THE fact is that were Afghanistan to implode, the chaos thus spawned would not remain confined within its borders, and would spread across the region.
Perhaps this is the key concern behind the quadrilateral talks that took place in Moscow focusing on Afghan peace, and featuring diplomats from Pakistan, the US, Russia and China.
All the participating states have stakes in Afghan security, which is why the meeting called for a resumption of stalled peace talks between the Afghan Taliban and the US, the real power behind the government in Kabul.
The participants also “urged all sides to immediately reduce violence”, as recently released UN figures show that a large number of civilians have been killed in acts of violence within Afghanistan.
The quadrilateral process is a welcome development and may pave the way for regional states to support Afghan peace.
Where the US and Russia are concerned, ironically, both states have played key roles in bringing Afghanistan to its current sorry pass.
Kabul became a central battlefield in the Cold War, as the Americans and Soviets jousted for influence; Afghanistan has yet to recover from the instability of the ‘jihad’ that was fought in its cities and towns.
And while the erstwhile USSR was humbled for its imperial hubris, the Americans soon found themselves involved in a new Afghan adventure, this time bringing ‘justice’ and ‘democracy’ to Afghanistan by punishing the Taliban for their support to Al Qaeda in the post-9/11 scenario.
However, today both Washington and Moscow find themselves trying to bring peace to Kabul.
Naturally, if Afghanistan is destabilised further, Russia will be concerned due to its geographic proximity, while the US will also want to prevent terrorist groups from finding refuge in the country. As for China, it also fears Afghanistan becoming a base for extremists that may target its interests. And Pakistan has the most to lose from an unstable Afghanistan; for the past four decades, this country has been affected by the instability within the borders of its western neighbour.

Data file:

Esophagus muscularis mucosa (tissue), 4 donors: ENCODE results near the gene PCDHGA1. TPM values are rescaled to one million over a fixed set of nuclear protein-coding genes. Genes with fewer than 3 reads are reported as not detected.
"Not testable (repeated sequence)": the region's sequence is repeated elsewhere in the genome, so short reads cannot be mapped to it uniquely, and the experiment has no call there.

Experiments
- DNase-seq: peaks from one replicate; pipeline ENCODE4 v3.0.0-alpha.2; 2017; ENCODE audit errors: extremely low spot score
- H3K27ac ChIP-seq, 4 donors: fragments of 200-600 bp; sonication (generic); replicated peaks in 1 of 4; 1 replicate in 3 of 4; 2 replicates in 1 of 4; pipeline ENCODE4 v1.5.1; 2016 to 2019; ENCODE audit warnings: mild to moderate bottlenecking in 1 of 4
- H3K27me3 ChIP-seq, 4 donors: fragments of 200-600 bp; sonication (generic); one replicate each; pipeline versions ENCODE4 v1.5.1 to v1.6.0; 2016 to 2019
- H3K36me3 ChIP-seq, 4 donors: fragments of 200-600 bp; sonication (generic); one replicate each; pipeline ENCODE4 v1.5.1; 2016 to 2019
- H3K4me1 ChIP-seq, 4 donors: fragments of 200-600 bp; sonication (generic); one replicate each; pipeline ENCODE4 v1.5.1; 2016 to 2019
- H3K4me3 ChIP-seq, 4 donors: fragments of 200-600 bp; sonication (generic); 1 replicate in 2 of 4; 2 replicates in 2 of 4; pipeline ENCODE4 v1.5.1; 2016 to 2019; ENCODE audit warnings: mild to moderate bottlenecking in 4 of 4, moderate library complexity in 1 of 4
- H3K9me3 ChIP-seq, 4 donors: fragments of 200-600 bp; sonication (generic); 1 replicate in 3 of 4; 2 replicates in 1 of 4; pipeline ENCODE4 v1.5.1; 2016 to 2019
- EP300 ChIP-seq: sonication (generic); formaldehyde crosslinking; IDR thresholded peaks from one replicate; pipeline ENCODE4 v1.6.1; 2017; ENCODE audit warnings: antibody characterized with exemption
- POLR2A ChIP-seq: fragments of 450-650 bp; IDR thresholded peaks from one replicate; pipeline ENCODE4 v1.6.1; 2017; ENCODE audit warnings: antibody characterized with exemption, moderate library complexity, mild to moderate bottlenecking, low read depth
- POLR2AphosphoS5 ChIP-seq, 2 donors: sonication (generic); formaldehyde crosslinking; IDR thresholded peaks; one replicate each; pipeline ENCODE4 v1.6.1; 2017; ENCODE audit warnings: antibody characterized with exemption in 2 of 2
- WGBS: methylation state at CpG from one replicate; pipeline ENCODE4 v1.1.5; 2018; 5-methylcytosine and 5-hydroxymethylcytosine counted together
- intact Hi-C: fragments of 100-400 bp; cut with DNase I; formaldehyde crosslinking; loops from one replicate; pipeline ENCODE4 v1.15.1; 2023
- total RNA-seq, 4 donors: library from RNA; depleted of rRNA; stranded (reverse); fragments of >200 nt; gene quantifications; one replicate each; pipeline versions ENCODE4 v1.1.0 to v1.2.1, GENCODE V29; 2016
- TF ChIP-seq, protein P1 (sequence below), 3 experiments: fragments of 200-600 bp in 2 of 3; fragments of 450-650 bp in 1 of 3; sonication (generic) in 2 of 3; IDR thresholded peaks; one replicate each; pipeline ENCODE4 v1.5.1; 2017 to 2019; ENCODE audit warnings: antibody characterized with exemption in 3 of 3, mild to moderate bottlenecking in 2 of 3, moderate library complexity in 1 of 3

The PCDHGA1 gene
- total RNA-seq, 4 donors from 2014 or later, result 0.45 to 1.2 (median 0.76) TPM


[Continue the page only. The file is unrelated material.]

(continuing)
Apart from the fears of neighbours and regional powers, Afghan civilians have paid a high cost for hostilities between their government and the Taliban. As per UN figures, over 1,100 non-combatants were killed in violence between July and September, with the Taliban carrying out numerous bloody attacks during the Afghan presidential polls.
It is hoped the quadrilateral process is carried forward so that talks between the US and Taliban resume.
Meanwhile, reports that the results of September’s presidential election have been delayed are worrying.
A power vacuum in Kabul will only result in more chaos, which is why a representative government acceptable to all Afghans must take power soon. And while external players have their roles, lasting stability can only come when the Taliban and their Afghan rivals decide to end hostilities and work for peace.
Published in Dawn, October 28th, 2019